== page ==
A three-judge federal court has denied a motion from Alabama’s secretary of state to stay a ruling requiring a special master to draw three potential congressional maps later this month. The court found that the state’s earlier redistricting proposals likely diluted the votes of Black Alabamians.
The three-judge panel, consisting of U.S. Circuit Court Judge Stanley Marcus and U.S. District Court Judges Anna Manasco and Terry Moorer, stated that there was no emergency as claimed by Alabama Secretary of State Wes Allen. They also noted that Allen failed to show that Alabama is likely to succeed on the merits of the case while appealing the decision for a special master.
A special master has until September 25 to deliver three remedial maps for the federal court to decide Alabama’s congressional districts in the 2024 elections.
The judges emphasized that Alabama’s response to the federal court’s order was uncommon, as the state legislature submitted a plan that does not provide an additional opportunity district, as required. They also highlighted that it is unusual for a litigant to assert that they are overwhelmingly likely to prevail on the same arguments in the Supreme Court after having already lost.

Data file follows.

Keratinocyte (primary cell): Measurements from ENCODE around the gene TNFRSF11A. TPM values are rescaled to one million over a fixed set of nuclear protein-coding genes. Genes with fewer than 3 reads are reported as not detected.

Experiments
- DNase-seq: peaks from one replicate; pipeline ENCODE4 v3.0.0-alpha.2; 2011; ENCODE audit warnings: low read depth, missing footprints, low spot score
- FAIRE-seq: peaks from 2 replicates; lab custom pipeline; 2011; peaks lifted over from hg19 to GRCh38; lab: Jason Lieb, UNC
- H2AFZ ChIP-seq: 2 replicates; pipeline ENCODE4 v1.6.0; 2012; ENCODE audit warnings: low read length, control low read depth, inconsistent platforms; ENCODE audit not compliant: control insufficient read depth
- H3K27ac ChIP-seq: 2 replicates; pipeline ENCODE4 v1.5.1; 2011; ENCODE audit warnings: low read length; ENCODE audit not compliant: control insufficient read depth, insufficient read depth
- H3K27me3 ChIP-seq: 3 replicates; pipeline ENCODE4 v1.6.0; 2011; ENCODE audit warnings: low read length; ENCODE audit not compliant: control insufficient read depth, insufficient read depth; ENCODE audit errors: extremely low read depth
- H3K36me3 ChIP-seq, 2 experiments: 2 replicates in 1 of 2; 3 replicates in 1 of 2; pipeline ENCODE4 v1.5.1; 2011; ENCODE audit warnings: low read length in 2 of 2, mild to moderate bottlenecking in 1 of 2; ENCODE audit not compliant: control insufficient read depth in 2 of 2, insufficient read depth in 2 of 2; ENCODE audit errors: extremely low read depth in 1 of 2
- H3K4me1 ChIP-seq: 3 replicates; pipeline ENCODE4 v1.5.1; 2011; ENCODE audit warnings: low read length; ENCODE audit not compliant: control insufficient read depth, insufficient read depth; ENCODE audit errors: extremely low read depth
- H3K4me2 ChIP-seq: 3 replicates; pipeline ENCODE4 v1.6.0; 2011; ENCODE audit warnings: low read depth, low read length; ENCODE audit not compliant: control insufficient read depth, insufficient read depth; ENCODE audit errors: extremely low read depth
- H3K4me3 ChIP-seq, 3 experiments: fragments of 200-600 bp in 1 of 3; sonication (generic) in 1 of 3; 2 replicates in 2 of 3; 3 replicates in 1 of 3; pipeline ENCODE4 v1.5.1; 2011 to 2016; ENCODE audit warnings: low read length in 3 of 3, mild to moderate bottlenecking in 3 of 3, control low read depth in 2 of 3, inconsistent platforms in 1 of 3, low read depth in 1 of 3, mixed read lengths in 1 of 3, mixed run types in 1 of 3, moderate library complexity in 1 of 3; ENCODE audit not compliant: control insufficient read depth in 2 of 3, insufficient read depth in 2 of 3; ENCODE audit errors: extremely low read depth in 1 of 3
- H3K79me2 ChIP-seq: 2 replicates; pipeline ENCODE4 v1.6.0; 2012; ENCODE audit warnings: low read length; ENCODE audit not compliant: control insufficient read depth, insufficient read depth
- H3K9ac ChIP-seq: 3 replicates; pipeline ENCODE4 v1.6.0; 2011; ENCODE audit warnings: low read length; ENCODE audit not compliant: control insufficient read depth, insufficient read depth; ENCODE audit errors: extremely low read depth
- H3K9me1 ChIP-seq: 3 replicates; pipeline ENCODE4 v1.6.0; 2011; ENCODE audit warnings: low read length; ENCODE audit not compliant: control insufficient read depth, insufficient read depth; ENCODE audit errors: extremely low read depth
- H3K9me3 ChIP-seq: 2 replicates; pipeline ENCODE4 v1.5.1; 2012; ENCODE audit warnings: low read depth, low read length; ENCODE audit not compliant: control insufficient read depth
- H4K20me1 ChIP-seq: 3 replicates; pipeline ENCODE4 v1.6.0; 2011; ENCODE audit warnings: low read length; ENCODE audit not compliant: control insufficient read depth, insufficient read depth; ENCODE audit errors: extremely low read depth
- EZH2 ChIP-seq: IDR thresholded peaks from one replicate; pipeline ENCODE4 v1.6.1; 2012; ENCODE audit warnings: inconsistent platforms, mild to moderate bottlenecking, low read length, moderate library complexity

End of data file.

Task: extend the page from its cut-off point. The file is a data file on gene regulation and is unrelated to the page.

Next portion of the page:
The judges stated that there was no emergency, as the schedule for alternative maps is proceeding according to the agreed timeline. They pointed out that Alabama lawmakers did not submit a motion for an emergency stay, which undermines the secretary’s position. They clarified that it is the legislature’s responsibility to draw districts, while the secretary administers elections.
The federal court had previously ruled that Alabama needed a second district where Black voters have the opportunity to elect a candidate of their choice. However, the map passed by the legislature did not include an additional district that adequately represented Black Alabamians.
Given these circumstances, the judges concluded that ordering a stay pending the secretary’s second appeal would not be a reasonable exercise of their discretion, as the law requires the creation of an additional district that ensures a fair and reasonable opportunity for Black Alabamians to elect candidates of their choice.